If GOP frontrunner Donald Trump wins next week’s March 22 winner-take-all primary in Arizona, his chances of securing enough delegates to wrap up the Republican nomination for president on the first ballot at the party’s July convention in Cleveland, Ohio will improve significantly. But the results of the majority-take-all Utah caucus held on the same day could change that trajectory.
As the delegate count stands today, Trump will need to win either 53 percent (using the latest Real Clear Politics delegate count) or 54 percent (using the latest New York Times delegate count) of the remaining delegates to win the nomination on the first ballot.
If Trump were to win Arizona, hold Sen. Ted Cruz below 50 percent in Utah, and sweep the four remaining winner-take-all primaries (Delaware–16 delegates–on April 26, Nebraska–36 delegates–on May 10, and New Jersey–51 delegates–and Montana–27 delegates– on June 7), he would only need to take 43 percent of the remaining delegates, a standard slightly below the 45 percent of allocated delegates he currently has.
The New York Times delegate count released on Wednesday, which does not yet include delegate allocations from Tuesday’s Missouri and Illinois primaries, shows Donald Trump with 621 of the 1,237 delegates needed to win a majority of the 2,472 first ballot votes to win the nomination at the convention. Under this count Trump would need to win about 54 percent of the 1,134 delegates still to be allocated to secure the nomination.
The Real Clear Politics delegate count from Wednesday, which includes a partial allocation of delegates from Missouri and Illinois, shows Trump with 661 of the 1,235 delegates needed to win. Under this count Trump would need to win about 53 percent of the 1,095 delegates still to be allocated to secure the nomination.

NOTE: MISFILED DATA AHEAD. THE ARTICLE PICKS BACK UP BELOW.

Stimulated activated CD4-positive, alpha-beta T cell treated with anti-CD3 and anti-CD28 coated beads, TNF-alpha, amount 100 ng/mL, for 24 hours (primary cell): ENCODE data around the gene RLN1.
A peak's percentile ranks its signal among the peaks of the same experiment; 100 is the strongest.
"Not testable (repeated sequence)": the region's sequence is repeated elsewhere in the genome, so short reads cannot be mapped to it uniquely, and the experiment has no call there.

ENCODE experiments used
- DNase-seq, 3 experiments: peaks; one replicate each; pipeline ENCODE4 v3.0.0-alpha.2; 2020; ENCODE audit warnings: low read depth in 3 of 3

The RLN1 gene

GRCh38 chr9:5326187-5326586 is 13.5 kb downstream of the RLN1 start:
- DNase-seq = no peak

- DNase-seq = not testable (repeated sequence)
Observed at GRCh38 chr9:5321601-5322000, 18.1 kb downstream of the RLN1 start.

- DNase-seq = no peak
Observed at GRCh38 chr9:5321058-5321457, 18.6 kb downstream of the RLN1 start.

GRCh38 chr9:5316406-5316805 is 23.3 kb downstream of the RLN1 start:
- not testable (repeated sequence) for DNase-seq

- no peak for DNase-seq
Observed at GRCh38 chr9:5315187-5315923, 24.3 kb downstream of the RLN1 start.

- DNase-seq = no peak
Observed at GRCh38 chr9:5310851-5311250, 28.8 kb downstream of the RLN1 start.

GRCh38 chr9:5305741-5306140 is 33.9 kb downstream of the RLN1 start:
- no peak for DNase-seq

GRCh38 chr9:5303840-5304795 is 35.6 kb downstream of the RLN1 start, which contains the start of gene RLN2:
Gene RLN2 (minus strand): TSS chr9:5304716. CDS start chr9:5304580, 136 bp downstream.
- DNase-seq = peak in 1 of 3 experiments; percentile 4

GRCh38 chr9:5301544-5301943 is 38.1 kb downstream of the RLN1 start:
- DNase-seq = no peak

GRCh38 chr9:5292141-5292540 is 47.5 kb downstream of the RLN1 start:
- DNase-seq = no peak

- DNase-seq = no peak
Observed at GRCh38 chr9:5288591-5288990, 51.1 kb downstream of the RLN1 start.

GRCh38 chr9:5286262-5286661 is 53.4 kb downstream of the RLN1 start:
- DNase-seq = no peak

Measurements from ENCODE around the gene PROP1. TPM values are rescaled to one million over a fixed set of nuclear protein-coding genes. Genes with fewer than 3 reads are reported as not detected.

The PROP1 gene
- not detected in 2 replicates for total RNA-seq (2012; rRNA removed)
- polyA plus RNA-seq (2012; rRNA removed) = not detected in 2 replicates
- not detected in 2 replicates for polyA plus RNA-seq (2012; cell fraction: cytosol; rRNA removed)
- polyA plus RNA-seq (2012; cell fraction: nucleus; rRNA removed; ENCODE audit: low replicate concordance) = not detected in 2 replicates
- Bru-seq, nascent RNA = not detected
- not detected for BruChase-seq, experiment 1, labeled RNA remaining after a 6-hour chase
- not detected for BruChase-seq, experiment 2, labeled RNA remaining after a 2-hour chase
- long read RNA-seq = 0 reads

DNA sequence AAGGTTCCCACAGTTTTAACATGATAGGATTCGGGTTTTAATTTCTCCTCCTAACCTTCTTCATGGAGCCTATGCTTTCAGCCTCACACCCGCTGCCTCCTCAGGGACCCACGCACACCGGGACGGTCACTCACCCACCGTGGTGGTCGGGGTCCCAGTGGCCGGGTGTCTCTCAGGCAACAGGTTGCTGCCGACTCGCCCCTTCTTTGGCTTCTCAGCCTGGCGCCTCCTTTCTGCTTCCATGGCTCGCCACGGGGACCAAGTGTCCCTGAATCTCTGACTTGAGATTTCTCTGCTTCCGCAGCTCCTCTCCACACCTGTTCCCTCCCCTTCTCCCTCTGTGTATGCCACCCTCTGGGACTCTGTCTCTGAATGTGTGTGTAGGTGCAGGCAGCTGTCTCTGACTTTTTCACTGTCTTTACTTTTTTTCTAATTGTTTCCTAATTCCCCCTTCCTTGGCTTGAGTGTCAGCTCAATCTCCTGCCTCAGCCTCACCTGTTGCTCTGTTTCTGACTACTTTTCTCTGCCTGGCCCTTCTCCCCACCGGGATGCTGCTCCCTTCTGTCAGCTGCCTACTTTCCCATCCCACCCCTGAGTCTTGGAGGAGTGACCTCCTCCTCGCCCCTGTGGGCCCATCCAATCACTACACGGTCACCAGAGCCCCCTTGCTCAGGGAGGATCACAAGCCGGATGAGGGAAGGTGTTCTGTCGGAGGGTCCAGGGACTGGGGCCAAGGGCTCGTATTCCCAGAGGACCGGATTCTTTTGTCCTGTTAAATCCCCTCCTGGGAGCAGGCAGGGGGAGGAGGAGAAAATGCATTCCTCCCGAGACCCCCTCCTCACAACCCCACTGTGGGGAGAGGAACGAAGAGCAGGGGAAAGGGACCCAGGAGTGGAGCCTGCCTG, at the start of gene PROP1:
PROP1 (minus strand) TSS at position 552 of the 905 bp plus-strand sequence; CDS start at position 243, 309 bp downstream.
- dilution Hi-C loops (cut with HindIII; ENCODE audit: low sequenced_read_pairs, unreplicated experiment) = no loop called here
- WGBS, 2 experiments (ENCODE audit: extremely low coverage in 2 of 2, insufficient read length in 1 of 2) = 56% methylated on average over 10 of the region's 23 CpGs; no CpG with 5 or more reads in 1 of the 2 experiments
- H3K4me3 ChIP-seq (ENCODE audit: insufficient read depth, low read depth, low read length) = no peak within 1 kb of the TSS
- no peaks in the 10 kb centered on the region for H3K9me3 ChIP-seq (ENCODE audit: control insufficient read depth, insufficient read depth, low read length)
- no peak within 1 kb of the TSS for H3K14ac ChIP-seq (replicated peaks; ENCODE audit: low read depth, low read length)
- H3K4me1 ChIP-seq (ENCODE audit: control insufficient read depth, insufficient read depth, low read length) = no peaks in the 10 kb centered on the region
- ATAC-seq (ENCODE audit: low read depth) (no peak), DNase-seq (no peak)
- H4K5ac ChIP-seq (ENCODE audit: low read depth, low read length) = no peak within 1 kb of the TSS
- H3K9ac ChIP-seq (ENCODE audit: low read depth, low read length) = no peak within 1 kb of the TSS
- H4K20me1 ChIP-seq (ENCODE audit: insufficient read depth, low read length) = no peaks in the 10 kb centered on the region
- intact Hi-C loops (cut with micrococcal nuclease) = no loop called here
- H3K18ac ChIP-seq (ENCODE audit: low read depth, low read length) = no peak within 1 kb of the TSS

According to press reports, Dr. Ben Carson had eight delegates before withdrawing, and Jeb Bush had four delegates before he ended his campaign.
Should Trump win Arizona and keep Cruz below the 50 percent mark in Utah, while passing the 15 percent threshold himself in that state, he would need to take 51 percent of the outstanding delegates to secure a first ballot nomination. But if Cruz wins more than 50 percent, that number increases to 53 percent for Trump. If Cruz wins Arizona, Trump’s “need to win” number jumps to 58 percent.
The most recent Arizona poll, conducted on March 8 prior to Rubio’s withdrawal, showed Trump with a 14 point lead over Cruz in the state.
While Arizona, where Trump also benefits from the endorsements of former Governor Jan Brewer and Sheriff Joe Arpaio, looks to be a likely Trump win, Utah is another matter entirely.
The decision today to cancel the planned March 21 Fox News debate in Utah following Trump’s decision not to attend, and Kasich’s subsequent decision not to attend as well, adds a significant element of uncertainty to the outcome in Utah.
Cruz won an upset victory over Trump in nearby Idaho, with help from the state’s 19 percent Mormon population and Trump’s failure to visit the state.